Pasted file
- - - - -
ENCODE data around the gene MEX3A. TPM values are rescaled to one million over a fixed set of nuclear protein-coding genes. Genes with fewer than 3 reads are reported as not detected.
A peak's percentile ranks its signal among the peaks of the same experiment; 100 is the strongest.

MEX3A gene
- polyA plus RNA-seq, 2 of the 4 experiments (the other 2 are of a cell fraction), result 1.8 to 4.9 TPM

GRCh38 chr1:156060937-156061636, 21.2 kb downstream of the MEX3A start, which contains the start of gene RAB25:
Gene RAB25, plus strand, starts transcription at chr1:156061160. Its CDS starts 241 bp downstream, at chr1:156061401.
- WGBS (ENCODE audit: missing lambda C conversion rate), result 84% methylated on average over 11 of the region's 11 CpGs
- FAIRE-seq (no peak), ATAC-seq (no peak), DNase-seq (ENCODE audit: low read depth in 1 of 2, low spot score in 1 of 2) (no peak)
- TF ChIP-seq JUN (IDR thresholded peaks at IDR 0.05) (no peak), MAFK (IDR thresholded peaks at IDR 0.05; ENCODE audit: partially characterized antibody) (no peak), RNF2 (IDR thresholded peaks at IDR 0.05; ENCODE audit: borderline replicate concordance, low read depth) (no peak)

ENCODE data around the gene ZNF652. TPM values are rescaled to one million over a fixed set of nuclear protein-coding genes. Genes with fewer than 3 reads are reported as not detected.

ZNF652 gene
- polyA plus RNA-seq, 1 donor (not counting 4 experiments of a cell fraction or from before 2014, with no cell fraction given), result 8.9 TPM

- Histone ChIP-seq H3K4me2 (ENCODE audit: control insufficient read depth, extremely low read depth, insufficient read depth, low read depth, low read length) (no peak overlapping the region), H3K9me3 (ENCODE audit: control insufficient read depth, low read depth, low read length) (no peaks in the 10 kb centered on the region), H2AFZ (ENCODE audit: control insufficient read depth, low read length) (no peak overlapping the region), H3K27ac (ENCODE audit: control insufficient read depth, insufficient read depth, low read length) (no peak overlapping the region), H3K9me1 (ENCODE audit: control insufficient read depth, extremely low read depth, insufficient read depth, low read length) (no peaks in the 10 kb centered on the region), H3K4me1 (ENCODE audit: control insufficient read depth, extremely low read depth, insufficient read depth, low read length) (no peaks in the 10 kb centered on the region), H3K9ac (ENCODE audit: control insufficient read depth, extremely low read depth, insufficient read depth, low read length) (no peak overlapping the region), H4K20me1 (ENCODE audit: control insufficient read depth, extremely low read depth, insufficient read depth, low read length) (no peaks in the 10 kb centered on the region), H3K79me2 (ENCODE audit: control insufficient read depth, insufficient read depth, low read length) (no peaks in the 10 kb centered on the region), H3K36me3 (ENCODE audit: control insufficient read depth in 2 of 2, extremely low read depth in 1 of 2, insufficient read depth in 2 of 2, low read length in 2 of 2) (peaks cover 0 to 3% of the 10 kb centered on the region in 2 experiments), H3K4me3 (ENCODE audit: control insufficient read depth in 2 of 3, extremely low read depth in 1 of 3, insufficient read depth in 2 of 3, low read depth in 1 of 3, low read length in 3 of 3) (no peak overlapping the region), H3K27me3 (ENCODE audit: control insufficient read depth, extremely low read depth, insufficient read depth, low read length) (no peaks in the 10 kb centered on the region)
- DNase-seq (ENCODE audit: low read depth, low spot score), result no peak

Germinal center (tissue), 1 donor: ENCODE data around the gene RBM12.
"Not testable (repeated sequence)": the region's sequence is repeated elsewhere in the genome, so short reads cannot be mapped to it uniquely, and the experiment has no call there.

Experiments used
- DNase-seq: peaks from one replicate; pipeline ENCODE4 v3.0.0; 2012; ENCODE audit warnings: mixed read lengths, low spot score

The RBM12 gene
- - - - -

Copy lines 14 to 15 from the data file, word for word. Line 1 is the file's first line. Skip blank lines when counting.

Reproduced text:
- DNase-seq (ENCODE audit: low read depth, low spot score), result no peak

Germinal center (tissue), 1 donor: ENCODE data around the gene RBM12.